THE BOTTOM LINE
THE BUILDING SITE IS PROBLEMATIC WITH ACCESS, TRAFFIC CONCENTRATION, TRAFFIC SAFETY & DRAINAGE
THIS IS NOT THE AVERAGE DEVELOPMENT SITE, AND SHOULD NOT BE TREATED AS ONE
THE COSTS ARE HIGH FOR MANY.
PLYMOUTH NEEDS A GOLF COURSE
DEVELOPMENT DESTROYS AN ASSET THAT CAN NEVER BE REPLACED
LOSING THIS LAND DETRACTS FROM THE COMMUNITY. THE ADDITIONAL HOUSING ADDS NOTHING.
THIS DEVELOPMENT PROVIDES LITTLE BENEFIT TO THE CITY & ITS RESIDENTS
THIS IS NOT A TYPICAL DEVELOPMENT SITE
Most sites new development sites are on the edge of something. Farmland. A well traveled road. The edge of the city, expanding outward with growth.
Hollydale sits in the middle of neighborhoods that have been there for over 20 years.
Developing Hollydale would not transform prairie or farmland, it would destroy a park.
THE SITE REALLY DOESN'T WORK
A housing development of this size requires two vehicle access points.
Holly Lane from Old Rockford Road is the only way to access the property today. It's a small neighborhood street that has never seen the 2000+ car trips Hollydale and Timbers Edge would create. All these cars would flow out to Old Rockford, with impatient drivers cutting through the residential streets of Wyndemere and Golf View.
The second access would be created new by plowing through Courts of Nanterre, a 20+ year old development owned predominantly by retirees. Not only would the residents suffer a loss of property value and a significant change the character of their neighborhood, but the intersection of the new Comstock Lane at Schmidt Lake Road is a safety hazard due to the sightline up the bridge looking west.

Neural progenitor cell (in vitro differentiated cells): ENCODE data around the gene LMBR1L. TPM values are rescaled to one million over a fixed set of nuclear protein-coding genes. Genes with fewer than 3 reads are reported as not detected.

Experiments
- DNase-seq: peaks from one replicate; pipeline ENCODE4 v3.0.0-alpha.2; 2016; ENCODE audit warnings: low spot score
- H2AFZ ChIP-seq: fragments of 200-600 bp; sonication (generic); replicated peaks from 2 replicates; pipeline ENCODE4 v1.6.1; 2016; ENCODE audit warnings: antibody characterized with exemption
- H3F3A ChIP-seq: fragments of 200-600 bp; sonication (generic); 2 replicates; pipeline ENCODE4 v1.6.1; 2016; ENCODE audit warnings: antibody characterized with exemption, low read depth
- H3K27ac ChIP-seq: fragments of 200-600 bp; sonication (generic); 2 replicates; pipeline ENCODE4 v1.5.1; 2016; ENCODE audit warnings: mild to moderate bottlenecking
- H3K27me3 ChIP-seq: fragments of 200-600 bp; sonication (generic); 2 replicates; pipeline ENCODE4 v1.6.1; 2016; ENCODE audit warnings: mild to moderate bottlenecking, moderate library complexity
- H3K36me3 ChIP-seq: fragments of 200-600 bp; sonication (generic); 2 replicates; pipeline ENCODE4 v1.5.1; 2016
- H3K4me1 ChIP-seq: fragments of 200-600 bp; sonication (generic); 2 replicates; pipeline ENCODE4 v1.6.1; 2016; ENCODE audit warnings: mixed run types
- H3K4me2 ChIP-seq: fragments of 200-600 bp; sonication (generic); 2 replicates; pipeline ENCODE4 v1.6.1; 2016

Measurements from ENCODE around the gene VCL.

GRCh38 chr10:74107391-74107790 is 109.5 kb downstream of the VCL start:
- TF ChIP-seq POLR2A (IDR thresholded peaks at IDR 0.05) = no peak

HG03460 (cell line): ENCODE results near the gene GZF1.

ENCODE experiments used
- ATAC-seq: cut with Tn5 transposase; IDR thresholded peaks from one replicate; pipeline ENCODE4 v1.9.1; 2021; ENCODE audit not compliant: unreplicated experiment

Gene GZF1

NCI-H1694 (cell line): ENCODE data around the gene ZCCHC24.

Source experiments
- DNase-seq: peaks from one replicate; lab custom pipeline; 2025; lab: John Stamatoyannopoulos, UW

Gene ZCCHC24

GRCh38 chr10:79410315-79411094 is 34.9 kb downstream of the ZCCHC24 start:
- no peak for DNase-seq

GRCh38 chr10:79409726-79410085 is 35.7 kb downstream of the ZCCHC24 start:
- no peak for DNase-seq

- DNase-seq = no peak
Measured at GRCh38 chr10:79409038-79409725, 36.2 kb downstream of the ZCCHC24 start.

So what's the plan to improve safety? Install a median to prohibit left turns from Comstock, and change Schmidt Lake Road from four to three lanes, reducing traffic flow and adding to the queue at the high school. As a bonus, we - the taxpayer - will probably get to pay for the work. If depends upon what's negotiated with the developer.
Why would we reduce traffic flow on an arterial, ruin the property values of an established neighborhood, double the density of a closed in area, route 2,000 cars per day down what is now a quiet neighborhood road, encourage unsafe cut through traffic on to residential streets, increase traffic on a primary route to the high school that is already so busy kids aren't allowed to bike to the elementary schools on it, and risk more drainage problems and environmental damage, just to build 229 more houses that we don't need? There must be a big benefit to the City, right? Wrong.
THE BENEFIT IS VERY LOW
The only benefit to the City and its residents is an increase in the City's tax base. But even an additional $300 million in value is an increase in market value